4 things to know about PIP Insurance
You were driving innocently when suddenly another driver rear-ended you causing various personal injuries that may have resulted in lost wages not to talk about your damaged vehicle. You have gone to the hospital and/or your doctor’s office. Medical expenses are accumulating. What do you do? Generally, Personal Injury Protection (PIP) insurance was set up in Maryland (and other states) so that an injured party could pay some medical expenses and lost wages without feeling pressured to settle their case before damages are ripe. However, some people are confused about what it actually means for them. For instance, if your insurance pays medical expenses on your PIP claim, will your insurance company subsequently increase your insurance premiums? Rules vary depending on your state however for Maryland drivers, here are some answers:
No insurance premium increase: PIP is considered a no-fault coverage. In 2009, the Maryland General Assembly enacted legislation to require an insurer that issues a policy that contains PIP coverage may not increase your premiums due to a claim or payment made under that coverage.
No subrogation if PIP is claimed: Subrogation is a legal right that allows your insurance company to make a payment that is actually owed by the other driver’s insurance company and then collect the money from the party that owes the debt after the fact. However, in Maryland, an auto insurance company does not have a right of subrogation on PIP claim which means that if you collect $2,500 from your (PIP) insurance, the other party’s insurance company cannot reduce your settlement by $2,500 because they are not allowed to subrogate their expense. What this means is theoretically and legally, you can collect insurance benefits from both your insurance and the at-fault party’s insurance in connection with losses incurred from an auto accident in Maryland.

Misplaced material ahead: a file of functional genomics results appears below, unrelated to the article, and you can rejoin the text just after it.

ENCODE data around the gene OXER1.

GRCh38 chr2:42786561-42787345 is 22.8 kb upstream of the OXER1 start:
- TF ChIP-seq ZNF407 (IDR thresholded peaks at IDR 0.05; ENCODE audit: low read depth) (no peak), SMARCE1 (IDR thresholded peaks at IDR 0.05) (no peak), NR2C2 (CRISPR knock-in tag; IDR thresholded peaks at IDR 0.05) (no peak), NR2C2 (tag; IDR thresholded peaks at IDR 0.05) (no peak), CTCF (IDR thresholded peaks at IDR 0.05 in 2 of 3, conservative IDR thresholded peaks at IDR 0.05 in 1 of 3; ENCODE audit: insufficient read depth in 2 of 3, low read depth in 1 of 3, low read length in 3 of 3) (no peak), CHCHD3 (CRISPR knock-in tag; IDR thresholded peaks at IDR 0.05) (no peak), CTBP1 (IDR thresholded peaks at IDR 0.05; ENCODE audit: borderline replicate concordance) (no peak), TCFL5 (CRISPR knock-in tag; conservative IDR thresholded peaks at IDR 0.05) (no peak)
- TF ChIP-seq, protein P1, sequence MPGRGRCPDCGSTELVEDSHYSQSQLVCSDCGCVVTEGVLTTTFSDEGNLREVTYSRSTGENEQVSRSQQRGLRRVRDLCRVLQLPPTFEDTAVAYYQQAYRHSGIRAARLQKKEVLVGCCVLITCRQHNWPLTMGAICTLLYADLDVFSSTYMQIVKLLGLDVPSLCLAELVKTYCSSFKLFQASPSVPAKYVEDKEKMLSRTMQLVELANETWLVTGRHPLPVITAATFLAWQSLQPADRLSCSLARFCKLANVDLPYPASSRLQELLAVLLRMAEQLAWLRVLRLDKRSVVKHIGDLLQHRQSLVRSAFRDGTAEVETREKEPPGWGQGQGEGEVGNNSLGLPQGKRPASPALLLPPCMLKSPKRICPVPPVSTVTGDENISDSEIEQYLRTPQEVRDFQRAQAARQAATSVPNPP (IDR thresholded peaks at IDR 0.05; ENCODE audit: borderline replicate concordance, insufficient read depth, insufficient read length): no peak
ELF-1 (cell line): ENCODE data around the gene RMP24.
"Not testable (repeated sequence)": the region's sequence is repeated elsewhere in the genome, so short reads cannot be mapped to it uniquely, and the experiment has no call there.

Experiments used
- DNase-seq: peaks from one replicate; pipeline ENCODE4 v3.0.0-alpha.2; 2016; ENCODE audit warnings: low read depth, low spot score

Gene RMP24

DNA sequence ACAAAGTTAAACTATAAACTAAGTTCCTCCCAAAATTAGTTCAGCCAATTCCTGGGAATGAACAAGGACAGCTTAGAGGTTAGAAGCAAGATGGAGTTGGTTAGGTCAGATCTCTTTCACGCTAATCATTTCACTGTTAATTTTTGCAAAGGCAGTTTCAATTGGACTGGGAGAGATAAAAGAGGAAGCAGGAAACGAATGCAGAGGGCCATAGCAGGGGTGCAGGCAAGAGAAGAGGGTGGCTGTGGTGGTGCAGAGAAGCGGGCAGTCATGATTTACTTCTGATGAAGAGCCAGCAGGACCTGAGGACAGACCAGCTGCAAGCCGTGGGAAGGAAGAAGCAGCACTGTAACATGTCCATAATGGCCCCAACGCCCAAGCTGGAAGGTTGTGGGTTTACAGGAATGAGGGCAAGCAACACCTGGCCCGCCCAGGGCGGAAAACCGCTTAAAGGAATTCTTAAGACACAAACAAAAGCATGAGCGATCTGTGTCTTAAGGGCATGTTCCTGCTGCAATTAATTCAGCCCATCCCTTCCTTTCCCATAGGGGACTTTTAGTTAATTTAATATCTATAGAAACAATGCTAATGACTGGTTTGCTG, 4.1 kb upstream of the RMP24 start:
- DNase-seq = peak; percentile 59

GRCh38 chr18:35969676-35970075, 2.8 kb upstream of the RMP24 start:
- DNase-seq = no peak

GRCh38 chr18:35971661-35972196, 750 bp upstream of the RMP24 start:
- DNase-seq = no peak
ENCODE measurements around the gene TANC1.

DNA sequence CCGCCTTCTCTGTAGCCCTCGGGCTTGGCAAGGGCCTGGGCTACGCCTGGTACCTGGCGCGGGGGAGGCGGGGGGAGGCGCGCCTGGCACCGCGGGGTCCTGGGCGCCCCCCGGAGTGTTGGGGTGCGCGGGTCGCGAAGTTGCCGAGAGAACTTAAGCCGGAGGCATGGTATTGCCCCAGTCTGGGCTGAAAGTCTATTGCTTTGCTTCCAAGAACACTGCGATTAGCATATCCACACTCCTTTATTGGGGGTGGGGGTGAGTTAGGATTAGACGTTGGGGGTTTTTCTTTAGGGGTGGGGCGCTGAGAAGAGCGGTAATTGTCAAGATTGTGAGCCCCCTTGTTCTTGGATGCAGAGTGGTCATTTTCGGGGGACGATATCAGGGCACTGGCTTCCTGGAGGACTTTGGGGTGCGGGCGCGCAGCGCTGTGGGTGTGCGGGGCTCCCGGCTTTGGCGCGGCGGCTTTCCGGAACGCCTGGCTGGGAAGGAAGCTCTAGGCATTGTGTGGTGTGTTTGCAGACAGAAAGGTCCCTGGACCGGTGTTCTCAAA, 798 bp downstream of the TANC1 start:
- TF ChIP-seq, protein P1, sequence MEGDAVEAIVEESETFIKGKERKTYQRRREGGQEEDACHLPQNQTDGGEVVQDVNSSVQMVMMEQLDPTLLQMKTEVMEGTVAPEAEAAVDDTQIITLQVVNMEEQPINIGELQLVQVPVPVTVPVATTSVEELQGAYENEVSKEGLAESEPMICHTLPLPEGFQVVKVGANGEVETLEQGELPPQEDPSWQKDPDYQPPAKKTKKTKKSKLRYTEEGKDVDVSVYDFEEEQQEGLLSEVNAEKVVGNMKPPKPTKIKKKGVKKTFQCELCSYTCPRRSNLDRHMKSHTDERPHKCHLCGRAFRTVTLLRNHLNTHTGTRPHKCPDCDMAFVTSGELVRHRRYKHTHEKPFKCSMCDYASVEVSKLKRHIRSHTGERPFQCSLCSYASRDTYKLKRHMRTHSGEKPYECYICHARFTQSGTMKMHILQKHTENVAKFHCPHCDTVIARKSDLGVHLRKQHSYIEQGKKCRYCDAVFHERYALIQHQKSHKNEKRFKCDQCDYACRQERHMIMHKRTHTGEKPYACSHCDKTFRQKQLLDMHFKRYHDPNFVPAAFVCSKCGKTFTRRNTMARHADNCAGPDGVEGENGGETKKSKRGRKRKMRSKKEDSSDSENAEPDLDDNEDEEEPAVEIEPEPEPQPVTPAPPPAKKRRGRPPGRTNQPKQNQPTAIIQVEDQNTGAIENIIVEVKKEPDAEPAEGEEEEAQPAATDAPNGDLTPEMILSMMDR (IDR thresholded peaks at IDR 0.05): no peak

PIP Covers owners and passengers: In Maryland, PIP insurance covers not only the owner of the vehicle but a driver granted permission to operate the vehicle according to Maryland Code Ann., Ins. § 19-505(a)(1). Also included are any passengers inside the insured’s vehicle as well as any pedestrians struck by the car.
PIP covers medical expenses and 85% of lost wages: PIP covers medical, hospital and disability expenses for anyone in the insured vehicle or pedestrians outside the car. This includes medical bills as well as up to 85 percent of income lost up to $2,500—unless the insured purchases a policy providing greater coverage. If PIP is not waived, $2500 is the minimum coverage. An injured individual may only claim lost income if that person was employed at the time of the accident; the policy will not cover potential income lost due to injury.
No matter who caused your accident, medical bills incurred as a result of a Maryland car accident and lost wages (up to 85%) are first submitted to your insurance company to be paid under your PIP (no fault) coverage.
If you do not have PIP or health insurance, you are responsible for the initial payment of your medical bills, however; some health care providers will agree to wait until your claim resolves to be paid.
If you recover the amount of your medical bills as part of your injury claim, you do not have to repay your insurance company for the medical bills it paid under your PIP coverage and your insurance premiums will not be increased either.